Kentucky: Home of the Thoroughbred

Horses and Kentucky go hand-in-hand. I always heard of the endless rolling fields of “bluegrass” edged with ancient trees and stark white fences — I even saw the pictures and movies like Seabiscuit, so knew it must be true. Yet nothing prepared me for the exquisite grandeur of a real, honest to goodness horse farm Kentucky-style! They are plentiful, some enormous and others modest in size, yet all are gorgeous.


Runnymede Farm ~ Founded in 1867, Runnymede Farm has been a vital part of the Thoroughbred industry ever since, and holds the distinct honor of being the oldest continuously operated Thoroughbred breeding farm in Kentucky, according to the Daughters of the American Revolution. The farm was originally established on family property by Colonel Ezekiel Clay, whose father was a member of the United States Congress and a breeder of Thoroughbreds and champion cattle. Runnymede is now the domain of Catesby W. Clay, a grandson of Col. Clay and one of the most respected breeders in the business. Runnymede bred horses have won virtually every prestigious race on the American racing calendar, including seven runners to compete in the Kentucky Derby with two winners—Ben Brush (1896) and Agile (1905)—and has bred four horses who are enshrined in the National Museum of Racing Hall of Fame. The history is vast and fascinating. You can read the full account here:

runnymede farm
Runnymede Farm in Paris, KY


Calumet Farm ~ From its humble beginnings in 1924 to its years in the limelight in the mid-20th Century, the name Calumet has resonated through the world of horse racing. Located in Lexington, Calumet Farms has bred 2 Triple Crown winners – Whirlaway (1941), Citation (1948) – 8 Kentucky Derby Winners, 8 Preakness Stakes Winners, 3 National Filly Triple Crown Winners, 11 horses in the National Museum of Racing Hall of Fame, and much more.

Calumet in Lexington


Claiborne Farm ~ The world-renowned Kentucky Thoroughbred farm has origins in Virginia where Civil War veteran Capt. Richard Hancock raised Thoroughbreds on the Ellerslie Farm of his wife’s family. Capt. Hancock’s son Arthur B. Hancock established a second Thoroughbred farm in Kentucky on the property of his bride, and named it Claiborne. The Kentucky farm gradually eclipsed the Virginia property, and Arthur Hancock launched an operation which strongly influenced the path of American breeding in the first half of the 20th Century. Claiborne is the birthplace of more than 75 Champions – including Secretariat – and 22 members of National Racing Museum’s Hall of Fame were foaled and/or raised at Claiborne.

claiborne farm
Claiborne in Paris, KY near Lexington

Lanes EndLane’s End ~ One of the world’s premier Thoroughbred farms encompasses more than 2,300 acres in Woodford County in the heart of Central Kentucky. A portion of the Lane’s End property was formerly Bosque Bonita Farm (“Beautiful Woods”) a Thoroughbred farm owned by Abe Buford, a general for the Confederacy, and one year before the Battle of the Big Horn, General George Custer came to Bosque Bonita to buy cavalry remounts! In 1979 the first 240 acres of what would become Lane’s End was purchased, and since then Lane’s End and partners have bred more than 290 stakes winners.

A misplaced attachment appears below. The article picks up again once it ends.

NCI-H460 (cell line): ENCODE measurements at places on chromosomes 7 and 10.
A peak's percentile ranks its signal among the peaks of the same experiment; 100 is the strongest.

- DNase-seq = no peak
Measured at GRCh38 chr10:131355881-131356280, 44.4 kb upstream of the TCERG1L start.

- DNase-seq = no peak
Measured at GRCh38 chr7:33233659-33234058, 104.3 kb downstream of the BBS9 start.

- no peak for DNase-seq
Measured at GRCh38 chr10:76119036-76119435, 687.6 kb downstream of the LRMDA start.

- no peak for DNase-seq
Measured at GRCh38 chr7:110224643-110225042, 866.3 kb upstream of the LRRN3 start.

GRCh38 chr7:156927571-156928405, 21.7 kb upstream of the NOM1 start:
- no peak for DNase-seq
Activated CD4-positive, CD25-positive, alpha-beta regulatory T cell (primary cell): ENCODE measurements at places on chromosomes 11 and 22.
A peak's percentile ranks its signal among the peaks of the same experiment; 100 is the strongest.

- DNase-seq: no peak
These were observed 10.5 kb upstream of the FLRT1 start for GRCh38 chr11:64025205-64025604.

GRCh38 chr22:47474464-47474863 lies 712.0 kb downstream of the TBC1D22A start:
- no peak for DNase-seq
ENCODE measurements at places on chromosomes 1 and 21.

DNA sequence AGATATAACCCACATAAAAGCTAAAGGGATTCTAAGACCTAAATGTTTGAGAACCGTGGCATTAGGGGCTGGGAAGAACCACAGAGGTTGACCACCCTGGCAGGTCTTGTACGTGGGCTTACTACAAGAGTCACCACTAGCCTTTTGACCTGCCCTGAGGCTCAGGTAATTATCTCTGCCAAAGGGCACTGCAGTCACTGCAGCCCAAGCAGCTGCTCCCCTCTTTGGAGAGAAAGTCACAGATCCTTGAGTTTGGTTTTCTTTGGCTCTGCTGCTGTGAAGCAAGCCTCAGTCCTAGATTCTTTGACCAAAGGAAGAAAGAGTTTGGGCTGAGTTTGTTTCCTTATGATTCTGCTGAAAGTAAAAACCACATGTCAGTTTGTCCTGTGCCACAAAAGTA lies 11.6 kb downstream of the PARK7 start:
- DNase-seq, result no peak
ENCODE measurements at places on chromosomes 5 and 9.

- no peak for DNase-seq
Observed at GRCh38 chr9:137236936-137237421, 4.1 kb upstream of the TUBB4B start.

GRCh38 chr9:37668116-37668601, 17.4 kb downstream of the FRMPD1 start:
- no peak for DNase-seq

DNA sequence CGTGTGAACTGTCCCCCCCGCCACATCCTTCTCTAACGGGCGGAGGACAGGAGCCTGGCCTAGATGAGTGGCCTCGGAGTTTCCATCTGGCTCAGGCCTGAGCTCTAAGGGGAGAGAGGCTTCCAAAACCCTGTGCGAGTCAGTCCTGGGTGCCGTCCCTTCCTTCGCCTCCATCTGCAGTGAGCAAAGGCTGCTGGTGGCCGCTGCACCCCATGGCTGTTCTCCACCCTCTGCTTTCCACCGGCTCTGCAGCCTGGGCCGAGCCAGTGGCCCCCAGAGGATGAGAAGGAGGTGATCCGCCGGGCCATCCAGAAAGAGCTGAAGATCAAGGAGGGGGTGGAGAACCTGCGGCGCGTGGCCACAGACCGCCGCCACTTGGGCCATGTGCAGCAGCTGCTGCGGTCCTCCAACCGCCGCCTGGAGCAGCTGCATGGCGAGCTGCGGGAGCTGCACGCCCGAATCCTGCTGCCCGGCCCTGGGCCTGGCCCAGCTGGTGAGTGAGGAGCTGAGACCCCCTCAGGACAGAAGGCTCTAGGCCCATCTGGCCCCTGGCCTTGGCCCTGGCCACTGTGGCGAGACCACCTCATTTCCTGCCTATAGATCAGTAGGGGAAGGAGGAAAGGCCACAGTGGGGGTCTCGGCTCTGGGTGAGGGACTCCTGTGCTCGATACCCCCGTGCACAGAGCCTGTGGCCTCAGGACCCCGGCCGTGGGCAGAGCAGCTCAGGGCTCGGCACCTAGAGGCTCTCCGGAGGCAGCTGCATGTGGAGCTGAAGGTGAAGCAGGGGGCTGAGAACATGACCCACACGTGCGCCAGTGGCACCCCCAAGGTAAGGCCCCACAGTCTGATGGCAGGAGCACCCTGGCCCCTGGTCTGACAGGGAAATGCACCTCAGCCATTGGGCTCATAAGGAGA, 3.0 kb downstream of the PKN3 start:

Lane’s End farm in Versailles, KY

WinStar Farm ~ Today WinStar Farm is comprised of over 2,400 acres, including the original 450-acre tract of land, once known as Silver Pond Farm. Settled in the 1700’s by the Williams of Tidewater Virginia, the Silver Pond property remained in the family for over 150 years. The original farmhouse, smokehouse, pond, bank barn and Osage orange allee on Pisgah Pike are listed on the National Register of Historic Places, and the acreage includes land from the Olsen, Johnson and Kinkead farms.

WinStar Farm in Versailles

Of course there are many, many more. Fancy a trip to Kentucky? Most of the farms are less than 50 miles from me, so we can visit a farm or two together!



Sharon Lathan

Sharon Lathan is the best-selling author of The Darcy Saga, a ten-volume sequel series to Jane Austen’s Pride & Prejudice.

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[…] Kentucky: Home of the Thoroughbred […]


Love this feature, Sharon! How could I not? It’s our home 🙂

Brenda Webb

I love horses! I always have and this was a delight for me to see and read. Thank you!


Growing up in central Arkansas, a visit to Oaklawn Park Racetrack was just a given each spring. We loved to look at the horses before we chose a winner for each race and then cheered loudly for our favorite as they ran. The $20 given to me by my dad allowed me to bet a $2 ticket for each race and a daily double. I usually bet long shots to show. It was such great fun. Horse racing is a beautiful and exciting sport.

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